Now we have these macros calling cinfo and the rest, and we can see the file and line number where we call these logging functions:

void cdebug (const char * file, unsigned line,
const char * fmt, ...)
char buffer [256];
va_list args;

va_start (args, fmt);
vsprintf (buffer, fmt, args);
va_end (args);
char buf [512];
snprintf (buf, sizeof (buf), "%s-%i -> %s",
file, line, buffer);
pydebug (buf);


On calling debug ("debug message"), we see the following output:

Philips-MacBook:cpy-logging redbrain$ ./example log
Philips-MacBook:cpy-logging redbrain$ cat log
INFO 05/06/2013 12:28:24: main.c-62 -> info message
DEBUG 05/06/2013 12:28:24: main.c-63 -> debug message
ERROR 05/06/2013 12:28:24: main.c-64 -> error message

Also, you should note that we import and do everything we would do in Python as we would in here, so don't be afraid to make lists or classes and use these to help out. Remember if you had a Cython module with public declarations calling into the logging module, this integrates your applications as if it were one.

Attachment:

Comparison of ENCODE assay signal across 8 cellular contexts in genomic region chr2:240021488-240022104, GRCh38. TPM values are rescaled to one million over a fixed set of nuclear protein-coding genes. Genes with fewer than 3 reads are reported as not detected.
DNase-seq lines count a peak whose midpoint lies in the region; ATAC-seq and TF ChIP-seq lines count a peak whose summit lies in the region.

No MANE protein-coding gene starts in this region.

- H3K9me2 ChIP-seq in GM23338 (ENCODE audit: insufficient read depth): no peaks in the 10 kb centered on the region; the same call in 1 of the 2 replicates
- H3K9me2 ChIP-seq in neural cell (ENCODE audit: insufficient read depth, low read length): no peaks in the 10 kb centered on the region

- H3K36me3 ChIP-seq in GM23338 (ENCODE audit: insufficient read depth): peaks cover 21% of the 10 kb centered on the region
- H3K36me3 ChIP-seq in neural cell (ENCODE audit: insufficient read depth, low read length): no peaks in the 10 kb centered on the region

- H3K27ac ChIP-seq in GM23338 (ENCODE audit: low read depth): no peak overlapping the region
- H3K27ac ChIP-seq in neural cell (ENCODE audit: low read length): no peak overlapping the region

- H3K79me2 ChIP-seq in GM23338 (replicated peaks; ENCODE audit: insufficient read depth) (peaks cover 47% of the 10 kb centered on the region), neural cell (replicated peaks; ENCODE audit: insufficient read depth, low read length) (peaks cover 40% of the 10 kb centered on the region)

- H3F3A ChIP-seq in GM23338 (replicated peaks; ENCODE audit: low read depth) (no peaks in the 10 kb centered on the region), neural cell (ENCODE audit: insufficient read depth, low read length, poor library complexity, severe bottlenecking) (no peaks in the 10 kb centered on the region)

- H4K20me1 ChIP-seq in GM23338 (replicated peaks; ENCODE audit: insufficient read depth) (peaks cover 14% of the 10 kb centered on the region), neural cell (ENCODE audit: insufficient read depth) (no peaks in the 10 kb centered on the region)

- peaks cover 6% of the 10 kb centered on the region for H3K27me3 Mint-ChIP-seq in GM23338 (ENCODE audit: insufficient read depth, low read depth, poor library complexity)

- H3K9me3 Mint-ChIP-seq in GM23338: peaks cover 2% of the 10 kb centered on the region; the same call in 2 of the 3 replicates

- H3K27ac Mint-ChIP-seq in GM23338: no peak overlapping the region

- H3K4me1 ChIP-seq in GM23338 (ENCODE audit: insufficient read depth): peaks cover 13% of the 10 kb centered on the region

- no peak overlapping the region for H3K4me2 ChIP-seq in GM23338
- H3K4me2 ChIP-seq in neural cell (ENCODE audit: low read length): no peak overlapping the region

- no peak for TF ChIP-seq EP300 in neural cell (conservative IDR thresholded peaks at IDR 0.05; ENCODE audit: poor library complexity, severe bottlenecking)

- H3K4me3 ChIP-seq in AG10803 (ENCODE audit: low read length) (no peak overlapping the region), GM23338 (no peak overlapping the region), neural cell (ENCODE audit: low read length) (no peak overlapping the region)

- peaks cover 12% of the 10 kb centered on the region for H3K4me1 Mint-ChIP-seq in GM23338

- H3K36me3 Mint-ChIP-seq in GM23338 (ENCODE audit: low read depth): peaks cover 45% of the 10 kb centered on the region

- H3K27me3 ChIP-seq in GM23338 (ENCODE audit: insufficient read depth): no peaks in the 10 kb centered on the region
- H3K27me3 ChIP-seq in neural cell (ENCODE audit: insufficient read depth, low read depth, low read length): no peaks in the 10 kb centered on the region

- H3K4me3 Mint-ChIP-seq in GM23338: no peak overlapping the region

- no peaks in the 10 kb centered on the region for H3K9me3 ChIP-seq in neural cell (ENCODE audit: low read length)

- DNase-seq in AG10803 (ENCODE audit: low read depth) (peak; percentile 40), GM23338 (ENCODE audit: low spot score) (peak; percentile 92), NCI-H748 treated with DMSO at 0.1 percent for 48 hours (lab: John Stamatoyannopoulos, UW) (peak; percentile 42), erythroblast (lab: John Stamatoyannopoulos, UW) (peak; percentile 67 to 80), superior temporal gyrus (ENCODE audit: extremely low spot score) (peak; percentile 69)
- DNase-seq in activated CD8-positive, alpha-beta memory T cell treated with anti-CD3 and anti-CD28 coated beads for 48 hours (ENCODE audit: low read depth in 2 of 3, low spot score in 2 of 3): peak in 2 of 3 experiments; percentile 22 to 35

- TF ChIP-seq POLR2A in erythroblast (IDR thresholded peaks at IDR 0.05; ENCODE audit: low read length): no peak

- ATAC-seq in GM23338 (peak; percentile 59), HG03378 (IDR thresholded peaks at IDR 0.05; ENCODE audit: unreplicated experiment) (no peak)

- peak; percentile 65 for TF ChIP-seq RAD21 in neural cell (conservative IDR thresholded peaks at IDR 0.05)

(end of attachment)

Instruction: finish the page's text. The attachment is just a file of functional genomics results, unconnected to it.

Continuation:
More importantly, you only need all of this boilerplate when you fully embed Python, not when you compile your module to a shared library.

Python ConfigParser

Another useful case is to make Python's ConfigParser accessible in some way from C; ideally, all we really want is to have a function to which we pass the path to a config file to receive a STATUS OK/FAIL message and a filled buffer of the configuration that we need:

from ConfigParser import SafeConfigParser, NoSectionError
cdef extern from "main.h":
struct config:
char * path
int number
cdef config myconfig